I grew up in a church environment that was quizzical and afraid about everything sexual. I mean everything! Anything that could be misconstrued as a sex act, or could lead to sex, or could make people think about sex, was forbidden. As a youth this meant purity rings, True Love Waits seminars, and books like I Kissed Dating Goodbye. Working at a Christian bookstore, I was afforded all of the paraphernalia, and none of the sense, to make sure I stayed as far away from the forbidden line as possible. Such attention to preserving my purity for marriage alone meant that I would find myself inside of heaven’s pearly gates should I die, or that I would not be left behind if the rapture occurred (sidenote: our theology was seriously and incredibly whack).
As an adult, all of the same rules applied and I came to understand that it wasn’t just sex that was an issue in the church, that bodies were and particularly women’s bodies. I can’t tell you how many conversations I have been in with friends or sermons I have heard about women making sure that we did not wear anything to lead men on. I can’t tell you how many times women have pulled me aside to tell me my blouse was cut too low or my skirt too short or who have asked me what I was going to wear when I preached on Sunday, as if I had the power to lead an entire congregation to hell if I was not dressed properly.
And of course, if static bodies were a problem, bodies in motion were all the more. This meant that there was no dancing, besides that jumping up and down movement that white Christians do during worship. There was no going to clubs that played secular music that could induce the aforementioned sin. When I first came to Minneapolis, there was one Christian club downtown that we could go to so long as we didn’t come too undone. And yes, it was lame as it sounds.
With all of the restrictions around bodies and movement, and the preoccupation with sex and abstinence, one begins to develop an unhealthy relationship with their bodies and with sex. For me, this looked like internalized feelings of shame and guilt because if my body could cause so much sin, something had to be wrong with me. So I shrunk back and became immensely displaced in my own body, and in my own skin. While I may have passed the church’s standards of acceptability – afterall I was called a “good girl,” whatever the hell that means – the reality was that I became a master at dividing my body from my spirit.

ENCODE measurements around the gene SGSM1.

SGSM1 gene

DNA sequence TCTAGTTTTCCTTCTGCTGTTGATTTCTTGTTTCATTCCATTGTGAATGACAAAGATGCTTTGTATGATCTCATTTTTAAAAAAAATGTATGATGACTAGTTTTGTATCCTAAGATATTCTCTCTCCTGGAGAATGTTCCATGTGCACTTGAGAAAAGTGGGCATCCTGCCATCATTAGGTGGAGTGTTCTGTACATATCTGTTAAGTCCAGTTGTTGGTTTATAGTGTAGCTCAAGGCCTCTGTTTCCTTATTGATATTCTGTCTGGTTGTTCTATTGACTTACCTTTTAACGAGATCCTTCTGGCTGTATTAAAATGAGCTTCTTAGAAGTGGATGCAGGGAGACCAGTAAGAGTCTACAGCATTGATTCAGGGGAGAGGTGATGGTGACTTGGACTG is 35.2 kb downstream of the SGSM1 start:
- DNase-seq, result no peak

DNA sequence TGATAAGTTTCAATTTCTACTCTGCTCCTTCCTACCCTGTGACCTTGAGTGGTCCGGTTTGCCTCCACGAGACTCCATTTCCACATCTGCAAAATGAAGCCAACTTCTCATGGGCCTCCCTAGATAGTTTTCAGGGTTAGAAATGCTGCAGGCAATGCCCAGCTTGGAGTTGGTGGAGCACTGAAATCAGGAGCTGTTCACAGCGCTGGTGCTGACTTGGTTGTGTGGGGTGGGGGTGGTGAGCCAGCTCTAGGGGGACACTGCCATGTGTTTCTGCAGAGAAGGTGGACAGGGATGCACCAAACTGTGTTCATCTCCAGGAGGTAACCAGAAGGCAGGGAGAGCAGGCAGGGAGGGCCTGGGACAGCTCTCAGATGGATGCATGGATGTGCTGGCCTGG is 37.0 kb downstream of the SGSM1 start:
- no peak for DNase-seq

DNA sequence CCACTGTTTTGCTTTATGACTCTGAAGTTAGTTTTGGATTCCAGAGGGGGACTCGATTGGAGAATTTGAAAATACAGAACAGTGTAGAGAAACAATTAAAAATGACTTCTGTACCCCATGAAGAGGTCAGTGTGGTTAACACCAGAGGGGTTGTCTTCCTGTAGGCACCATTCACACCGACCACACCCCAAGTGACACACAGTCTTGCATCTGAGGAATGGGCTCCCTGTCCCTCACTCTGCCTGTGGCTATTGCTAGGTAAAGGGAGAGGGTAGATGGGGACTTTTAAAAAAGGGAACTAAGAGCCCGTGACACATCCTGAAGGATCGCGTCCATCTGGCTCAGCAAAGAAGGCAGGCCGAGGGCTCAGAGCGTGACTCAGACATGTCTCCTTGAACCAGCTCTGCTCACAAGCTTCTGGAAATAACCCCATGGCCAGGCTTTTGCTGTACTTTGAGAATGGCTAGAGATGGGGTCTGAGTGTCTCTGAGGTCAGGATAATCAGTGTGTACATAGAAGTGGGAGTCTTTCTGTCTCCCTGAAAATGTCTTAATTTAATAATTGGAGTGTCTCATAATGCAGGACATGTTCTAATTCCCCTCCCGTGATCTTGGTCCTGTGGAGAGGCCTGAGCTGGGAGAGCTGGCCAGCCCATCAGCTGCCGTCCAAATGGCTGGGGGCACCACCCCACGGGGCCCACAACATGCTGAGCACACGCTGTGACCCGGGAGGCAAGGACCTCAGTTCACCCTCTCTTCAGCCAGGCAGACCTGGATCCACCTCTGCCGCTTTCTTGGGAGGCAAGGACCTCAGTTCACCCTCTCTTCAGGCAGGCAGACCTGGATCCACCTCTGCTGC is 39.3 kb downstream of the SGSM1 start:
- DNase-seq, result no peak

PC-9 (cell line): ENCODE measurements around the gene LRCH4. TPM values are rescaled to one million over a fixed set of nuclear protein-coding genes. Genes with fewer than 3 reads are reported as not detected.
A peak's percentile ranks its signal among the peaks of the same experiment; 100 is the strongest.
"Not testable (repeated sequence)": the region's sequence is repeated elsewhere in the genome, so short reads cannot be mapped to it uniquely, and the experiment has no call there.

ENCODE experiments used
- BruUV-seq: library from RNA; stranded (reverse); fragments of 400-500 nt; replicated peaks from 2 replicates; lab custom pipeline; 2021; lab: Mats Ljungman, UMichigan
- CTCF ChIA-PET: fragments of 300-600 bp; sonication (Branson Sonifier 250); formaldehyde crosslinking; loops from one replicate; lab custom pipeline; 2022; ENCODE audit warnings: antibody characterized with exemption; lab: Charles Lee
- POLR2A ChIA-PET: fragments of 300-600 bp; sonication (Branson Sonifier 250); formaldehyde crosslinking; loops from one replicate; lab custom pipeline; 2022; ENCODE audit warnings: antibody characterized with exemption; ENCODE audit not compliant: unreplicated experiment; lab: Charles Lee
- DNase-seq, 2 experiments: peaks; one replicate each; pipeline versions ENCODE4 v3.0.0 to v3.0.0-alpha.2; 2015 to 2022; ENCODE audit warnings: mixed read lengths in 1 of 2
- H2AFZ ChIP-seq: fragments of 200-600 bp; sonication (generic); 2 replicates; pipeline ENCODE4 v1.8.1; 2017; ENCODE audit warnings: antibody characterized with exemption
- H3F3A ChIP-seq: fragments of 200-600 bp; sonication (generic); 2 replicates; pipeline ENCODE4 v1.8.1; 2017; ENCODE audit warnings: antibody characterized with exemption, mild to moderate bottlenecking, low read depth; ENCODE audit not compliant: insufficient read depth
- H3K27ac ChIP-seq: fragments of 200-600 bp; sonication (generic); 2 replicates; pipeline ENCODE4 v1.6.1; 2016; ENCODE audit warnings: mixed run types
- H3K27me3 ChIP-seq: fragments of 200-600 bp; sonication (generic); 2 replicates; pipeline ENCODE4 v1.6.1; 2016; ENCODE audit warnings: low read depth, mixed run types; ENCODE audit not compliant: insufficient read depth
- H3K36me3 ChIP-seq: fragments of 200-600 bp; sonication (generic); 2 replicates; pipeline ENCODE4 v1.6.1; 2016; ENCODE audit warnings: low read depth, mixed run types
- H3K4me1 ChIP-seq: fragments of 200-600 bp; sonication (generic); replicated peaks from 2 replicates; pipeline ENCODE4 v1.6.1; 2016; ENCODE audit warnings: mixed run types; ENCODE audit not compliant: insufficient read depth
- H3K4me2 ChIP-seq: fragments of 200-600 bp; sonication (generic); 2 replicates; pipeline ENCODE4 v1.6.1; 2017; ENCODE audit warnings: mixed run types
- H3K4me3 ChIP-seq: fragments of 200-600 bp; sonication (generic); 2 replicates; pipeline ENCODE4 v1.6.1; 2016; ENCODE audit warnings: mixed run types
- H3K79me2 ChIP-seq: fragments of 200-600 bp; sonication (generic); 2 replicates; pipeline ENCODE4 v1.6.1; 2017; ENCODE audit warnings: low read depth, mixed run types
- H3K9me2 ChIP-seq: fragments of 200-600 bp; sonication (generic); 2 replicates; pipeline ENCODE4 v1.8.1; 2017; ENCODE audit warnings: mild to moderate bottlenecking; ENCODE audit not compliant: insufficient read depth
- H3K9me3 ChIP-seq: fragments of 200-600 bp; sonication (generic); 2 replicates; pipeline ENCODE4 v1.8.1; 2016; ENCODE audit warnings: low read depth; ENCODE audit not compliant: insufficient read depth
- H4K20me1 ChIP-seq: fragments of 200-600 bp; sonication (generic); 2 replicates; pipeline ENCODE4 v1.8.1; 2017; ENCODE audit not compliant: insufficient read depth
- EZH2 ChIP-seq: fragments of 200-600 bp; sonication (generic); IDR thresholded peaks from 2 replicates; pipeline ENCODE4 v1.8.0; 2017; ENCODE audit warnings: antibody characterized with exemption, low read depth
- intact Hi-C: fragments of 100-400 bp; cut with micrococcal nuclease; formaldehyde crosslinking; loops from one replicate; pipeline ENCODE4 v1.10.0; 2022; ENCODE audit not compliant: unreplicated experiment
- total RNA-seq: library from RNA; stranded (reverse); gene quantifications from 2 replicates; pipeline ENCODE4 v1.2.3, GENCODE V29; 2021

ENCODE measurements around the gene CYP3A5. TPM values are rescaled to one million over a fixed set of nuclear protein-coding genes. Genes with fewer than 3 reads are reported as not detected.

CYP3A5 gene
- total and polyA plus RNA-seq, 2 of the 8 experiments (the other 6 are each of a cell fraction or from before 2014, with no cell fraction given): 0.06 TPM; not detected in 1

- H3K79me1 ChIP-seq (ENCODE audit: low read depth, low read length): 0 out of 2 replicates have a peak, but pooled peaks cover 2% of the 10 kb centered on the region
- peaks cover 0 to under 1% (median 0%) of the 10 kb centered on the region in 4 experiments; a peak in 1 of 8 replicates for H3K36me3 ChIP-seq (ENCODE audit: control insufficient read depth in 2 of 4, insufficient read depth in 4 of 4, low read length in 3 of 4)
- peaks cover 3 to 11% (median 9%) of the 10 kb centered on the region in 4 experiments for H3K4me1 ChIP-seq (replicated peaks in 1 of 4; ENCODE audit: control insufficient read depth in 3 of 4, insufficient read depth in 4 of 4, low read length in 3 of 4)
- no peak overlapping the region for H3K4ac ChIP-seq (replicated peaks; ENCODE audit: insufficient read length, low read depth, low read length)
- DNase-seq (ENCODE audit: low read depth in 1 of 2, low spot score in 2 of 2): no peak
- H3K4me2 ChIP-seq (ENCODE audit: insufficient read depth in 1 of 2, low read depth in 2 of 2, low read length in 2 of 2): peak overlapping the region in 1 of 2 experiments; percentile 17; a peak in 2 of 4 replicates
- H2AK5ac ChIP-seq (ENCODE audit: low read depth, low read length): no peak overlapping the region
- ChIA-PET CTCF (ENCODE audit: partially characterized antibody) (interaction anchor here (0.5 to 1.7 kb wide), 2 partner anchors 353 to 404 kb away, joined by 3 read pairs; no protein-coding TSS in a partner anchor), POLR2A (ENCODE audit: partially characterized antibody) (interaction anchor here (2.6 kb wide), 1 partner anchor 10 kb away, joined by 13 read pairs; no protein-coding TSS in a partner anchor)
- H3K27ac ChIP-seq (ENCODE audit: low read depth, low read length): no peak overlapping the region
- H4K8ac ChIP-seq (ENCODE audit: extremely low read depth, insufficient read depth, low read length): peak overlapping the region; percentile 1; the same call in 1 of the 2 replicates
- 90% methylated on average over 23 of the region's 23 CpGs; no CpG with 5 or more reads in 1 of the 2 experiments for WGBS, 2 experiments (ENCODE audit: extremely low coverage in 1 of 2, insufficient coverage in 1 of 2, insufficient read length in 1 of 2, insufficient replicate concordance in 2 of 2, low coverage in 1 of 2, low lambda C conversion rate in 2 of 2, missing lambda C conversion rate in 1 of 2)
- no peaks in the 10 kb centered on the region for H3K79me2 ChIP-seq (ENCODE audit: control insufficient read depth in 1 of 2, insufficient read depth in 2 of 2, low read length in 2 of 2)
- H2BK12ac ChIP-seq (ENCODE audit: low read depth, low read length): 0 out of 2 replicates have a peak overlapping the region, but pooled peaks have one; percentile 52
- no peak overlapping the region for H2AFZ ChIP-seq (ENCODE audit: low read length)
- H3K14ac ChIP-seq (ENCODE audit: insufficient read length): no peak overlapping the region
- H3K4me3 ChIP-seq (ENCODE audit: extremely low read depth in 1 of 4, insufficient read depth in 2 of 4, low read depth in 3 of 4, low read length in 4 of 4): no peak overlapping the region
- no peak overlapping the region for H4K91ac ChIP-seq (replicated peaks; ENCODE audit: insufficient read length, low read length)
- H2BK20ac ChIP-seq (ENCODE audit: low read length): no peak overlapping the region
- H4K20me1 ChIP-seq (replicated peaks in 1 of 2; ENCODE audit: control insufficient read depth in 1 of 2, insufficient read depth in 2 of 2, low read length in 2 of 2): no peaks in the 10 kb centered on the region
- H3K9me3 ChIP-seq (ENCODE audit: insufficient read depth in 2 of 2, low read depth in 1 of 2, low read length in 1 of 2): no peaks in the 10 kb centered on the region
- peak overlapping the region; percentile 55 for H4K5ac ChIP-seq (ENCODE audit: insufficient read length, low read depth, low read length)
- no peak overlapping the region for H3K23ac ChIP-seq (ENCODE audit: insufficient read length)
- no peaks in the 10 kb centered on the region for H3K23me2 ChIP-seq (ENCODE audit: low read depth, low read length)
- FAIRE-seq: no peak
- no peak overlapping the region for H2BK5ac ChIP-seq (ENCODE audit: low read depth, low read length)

As much as Western theology and Western philosophy separates spirit from matter, or our spirits from our bodies, viewing one as good and the other as evil, the reality is that we cannot separate out pieces of ourselves and not think that it will have an impact on our whole being. Those who are familiar with the Christian scriptures, particularly the book of Romans, well understand the apostle Paul’s treatise in chapter 7 where he essentially blames his body for his inability to stay away from sin while praising his spirit for its honest pursuit of the divine. While we may not necessarily recognize Paul’s writings as Western, the reality is that he is a product of a Greco-Roman imperialistic world that had been immensely influenced by Plato and other philosophers who emphasize the importance of dividing the body from the spirit. At times, it is clear that Paul wishes to correct this way of being as we see in the I Corinthians 5 where he addresses a situation in the Corinthian church where there appear to be incestuous relationships among some of the parishoners. Yet, his corrective intensifies the division between body and spirit by not just labeling incest as wrong, but all sex outside of the heterosexual marriage covenant (and even suggests that people avoid marriage if they can so that they can be more available for the real work of the LORD – see I Corinthians 5 – 7). In order to avoid that line, he places the onus on women, instructing them to cover, not wear anything like jewelry or braided hair that could make them sexually appealing, and to stay silent in the Church so that the congregation i.e. powerful men, are not led astray by their words.
Reading through the gospels, it is clear to me that Jesus did not have these same issues with the body. In fact, in his life and ministry he was constantly surrounded by women who Paul may have in fact cast off. These were women who either by choice or by circumstance were sex workers, had dis-eases that would have excluded them from the communal worship experience, were in marriage and cohabiting relationships that would have been socially unacceptable, and were otherwise ostracized because of ethnicity, religion, or social standing. Reading about the lives of these women is a source of encouragement because I realize that my body does not need to fit into some Western, patriarchal image in order to be apart of the family of God. In fact my body, just as it is, is the tool that the Spirit intends to use to bring about her mission on the earth, as did the woman with the alabaster box who with her literal body anointed Jesus in preparation of his burial.
The Kinky Curly Theological Collective is a space for women of African ascent to come together, reflect on our unique experiences as African ascended women, and write about them, offering up to the world a way of being that is centered on our expertise, our education, and our perspective as African women. At our next session on Saturday, April 27 we will be addressing this topic of spirituality and sexuality at length. The more and more I do the work to bring my own body back in alignment with my spirit, I realize that there are other African women who have also had experiences that have forced them to chose between their bodies and their spirit. On the 27th, we will together profess that we are choosing to remain divided no longer, we are walking into the future as whole human beings together. Join us!